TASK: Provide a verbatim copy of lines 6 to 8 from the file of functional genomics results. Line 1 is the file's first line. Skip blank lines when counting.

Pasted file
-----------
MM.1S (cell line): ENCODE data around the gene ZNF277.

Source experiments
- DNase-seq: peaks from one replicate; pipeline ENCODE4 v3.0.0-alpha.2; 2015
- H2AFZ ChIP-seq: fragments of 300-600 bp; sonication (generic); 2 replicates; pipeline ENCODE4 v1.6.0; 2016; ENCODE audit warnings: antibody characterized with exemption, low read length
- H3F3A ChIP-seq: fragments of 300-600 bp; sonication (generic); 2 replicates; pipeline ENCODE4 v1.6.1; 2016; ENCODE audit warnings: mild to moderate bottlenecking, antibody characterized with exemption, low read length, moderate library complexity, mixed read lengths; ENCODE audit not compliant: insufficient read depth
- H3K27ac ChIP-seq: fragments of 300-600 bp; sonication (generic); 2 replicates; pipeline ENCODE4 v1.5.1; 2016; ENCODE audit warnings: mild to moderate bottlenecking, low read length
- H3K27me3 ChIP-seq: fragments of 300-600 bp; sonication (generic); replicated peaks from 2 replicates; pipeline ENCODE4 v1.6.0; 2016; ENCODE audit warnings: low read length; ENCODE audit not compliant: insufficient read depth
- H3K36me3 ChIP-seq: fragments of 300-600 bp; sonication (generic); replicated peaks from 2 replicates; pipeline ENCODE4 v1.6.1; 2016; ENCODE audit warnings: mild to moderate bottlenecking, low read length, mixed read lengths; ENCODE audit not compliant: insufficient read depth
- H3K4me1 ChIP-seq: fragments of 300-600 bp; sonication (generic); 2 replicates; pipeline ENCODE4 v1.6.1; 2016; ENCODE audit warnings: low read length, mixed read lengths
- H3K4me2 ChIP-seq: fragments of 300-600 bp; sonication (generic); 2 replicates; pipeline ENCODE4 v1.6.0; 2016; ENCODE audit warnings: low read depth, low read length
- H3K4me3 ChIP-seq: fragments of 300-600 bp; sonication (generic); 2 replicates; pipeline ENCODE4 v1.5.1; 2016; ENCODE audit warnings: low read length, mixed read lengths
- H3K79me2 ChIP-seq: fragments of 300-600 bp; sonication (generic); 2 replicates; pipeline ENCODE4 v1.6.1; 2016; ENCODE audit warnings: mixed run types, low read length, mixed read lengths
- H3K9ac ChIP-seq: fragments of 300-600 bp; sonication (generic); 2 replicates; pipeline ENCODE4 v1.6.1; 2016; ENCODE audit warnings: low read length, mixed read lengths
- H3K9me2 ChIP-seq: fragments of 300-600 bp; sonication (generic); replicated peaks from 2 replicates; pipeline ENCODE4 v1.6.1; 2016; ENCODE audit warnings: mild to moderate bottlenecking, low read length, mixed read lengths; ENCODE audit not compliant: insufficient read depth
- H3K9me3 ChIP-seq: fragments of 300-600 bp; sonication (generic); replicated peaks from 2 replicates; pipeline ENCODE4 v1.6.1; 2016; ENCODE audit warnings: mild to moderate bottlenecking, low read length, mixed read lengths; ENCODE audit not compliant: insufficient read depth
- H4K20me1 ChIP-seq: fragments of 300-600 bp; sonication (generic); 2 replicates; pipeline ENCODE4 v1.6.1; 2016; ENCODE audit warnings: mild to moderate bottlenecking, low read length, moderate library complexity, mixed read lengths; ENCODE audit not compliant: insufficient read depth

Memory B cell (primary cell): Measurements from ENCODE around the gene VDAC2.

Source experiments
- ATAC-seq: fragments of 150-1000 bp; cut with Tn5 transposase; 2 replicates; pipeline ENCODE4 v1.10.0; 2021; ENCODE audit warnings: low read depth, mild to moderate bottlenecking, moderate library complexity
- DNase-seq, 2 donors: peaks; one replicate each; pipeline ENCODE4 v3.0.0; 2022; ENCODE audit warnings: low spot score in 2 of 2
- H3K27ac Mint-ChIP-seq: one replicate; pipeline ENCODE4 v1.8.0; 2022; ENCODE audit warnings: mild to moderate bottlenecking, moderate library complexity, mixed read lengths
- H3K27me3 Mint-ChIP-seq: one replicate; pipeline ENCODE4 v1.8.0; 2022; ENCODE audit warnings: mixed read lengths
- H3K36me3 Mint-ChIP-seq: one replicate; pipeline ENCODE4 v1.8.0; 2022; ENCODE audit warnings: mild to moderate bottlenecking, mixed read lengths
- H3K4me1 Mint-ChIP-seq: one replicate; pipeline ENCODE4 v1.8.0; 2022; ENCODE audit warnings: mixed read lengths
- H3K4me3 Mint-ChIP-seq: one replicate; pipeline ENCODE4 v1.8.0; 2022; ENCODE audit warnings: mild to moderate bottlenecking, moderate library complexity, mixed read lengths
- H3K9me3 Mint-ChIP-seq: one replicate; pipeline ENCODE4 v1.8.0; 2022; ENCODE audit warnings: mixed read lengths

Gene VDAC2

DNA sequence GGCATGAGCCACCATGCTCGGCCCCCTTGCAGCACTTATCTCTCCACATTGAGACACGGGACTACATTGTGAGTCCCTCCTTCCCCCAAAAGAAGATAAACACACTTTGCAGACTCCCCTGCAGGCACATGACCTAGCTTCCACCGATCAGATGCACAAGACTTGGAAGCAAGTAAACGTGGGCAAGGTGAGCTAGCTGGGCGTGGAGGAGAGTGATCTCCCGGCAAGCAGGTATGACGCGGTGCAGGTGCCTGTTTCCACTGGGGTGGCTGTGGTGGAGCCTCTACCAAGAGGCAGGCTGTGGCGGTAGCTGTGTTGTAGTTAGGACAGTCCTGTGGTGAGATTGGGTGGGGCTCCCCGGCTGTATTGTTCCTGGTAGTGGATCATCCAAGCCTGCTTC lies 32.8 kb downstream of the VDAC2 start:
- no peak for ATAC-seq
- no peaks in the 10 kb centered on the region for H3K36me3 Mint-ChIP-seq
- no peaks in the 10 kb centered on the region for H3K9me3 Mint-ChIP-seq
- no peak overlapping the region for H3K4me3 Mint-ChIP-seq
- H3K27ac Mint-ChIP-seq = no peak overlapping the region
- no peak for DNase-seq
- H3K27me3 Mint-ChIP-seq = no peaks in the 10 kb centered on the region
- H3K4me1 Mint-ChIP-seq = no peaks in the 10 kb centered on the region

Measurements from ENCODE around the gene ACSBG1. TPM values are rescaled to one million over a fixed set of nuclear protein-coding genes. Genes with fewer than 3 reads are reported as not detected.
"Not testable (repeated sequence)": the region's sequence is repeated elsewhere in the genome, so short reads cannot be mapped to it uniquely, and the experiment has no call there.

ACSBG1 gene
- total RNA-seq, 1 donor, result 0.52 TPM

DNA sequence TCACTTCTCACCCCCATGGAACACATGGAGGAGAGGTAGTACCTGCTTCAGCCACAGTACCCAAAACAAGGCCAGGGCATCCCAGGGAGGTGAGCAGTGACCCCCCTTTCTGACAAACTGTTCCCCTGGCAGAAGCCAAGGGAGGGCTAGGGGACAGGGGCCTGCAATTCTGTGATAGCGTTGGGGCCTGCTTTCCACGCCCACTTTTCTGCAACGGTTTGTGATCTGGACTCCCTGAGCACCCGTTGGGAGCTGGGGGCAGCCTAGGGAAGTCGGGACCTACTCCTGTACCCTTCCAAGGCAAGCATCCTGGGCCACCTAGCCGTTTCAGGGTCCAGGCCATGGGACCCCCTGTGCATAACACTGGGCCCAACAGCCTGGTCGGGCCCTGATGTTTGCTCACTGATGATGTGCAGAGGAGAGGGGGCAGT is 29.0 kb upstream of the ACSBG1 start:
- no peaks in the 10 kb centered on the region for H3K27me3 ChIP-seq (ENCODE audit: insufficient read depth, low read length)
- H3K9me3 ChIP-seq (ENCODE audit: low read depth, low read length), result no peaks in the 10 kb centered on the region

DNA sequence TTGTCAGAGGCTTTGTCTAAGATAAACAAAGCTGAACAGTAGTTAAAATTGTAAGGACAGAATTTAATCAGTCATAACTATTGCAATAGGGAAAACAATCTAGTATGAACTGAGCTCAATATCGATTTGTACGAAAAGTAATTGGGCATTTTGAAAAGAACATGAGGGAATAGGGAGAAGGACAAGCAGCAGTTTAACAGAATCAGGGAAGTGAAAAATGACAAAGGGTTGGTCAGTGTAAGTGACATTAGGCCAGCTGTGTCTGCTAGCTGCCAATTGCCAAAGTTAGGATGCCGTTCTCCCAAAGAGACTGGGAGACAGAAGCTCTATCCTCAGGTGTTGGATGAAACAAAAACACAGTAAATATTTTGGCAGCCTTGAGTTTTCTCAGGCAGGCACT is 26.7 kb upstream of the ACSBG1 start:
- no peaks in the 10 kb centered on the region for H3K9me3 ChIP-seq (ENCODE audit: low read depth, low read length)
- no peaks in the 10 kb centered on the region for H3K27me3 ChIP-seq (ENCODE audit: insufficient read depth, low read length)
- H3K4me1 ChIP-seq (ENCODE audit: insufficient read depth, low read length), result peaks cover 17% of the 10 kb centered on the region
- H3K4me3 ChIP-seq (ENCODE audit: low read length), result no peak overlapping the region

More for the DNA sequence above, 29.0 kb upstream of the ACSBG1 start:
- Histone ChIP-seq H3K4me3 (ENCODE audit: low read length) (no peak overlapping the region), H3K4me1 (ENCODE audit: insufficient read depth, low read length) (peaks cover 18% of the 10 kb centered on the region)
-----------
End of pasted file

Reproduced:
- H3K27ac ChIP-seq: fragments of 300-600 bp; sonication (generic); 2 replicates; pipeline ENCODE4 v1.5.1; 2016; ENCODE audit warnings: mild to moderate bottlenecking, low read length
- H3K27me3 ChIP-seq: fragments of 300-600 bp; sonication (generic); replicated peaks from 2 replicates; pipeline ENCODE4 v1.6.0; 2016; ENCODE audit warnings: low read length; ENCODE audit not compliant: insufficient read depth
- H3K36me3 ChIP-seq: fragments of 300-600 bp; sonication (generic); replicated peaks from 2 replicates; pipeline ENCODE4 v1.6.1; 2016; ENCODE audit warnings: mild to moderate bottlenecking, low read length, mixed read lengths; ENCODE audit not compliant: insufficient read depth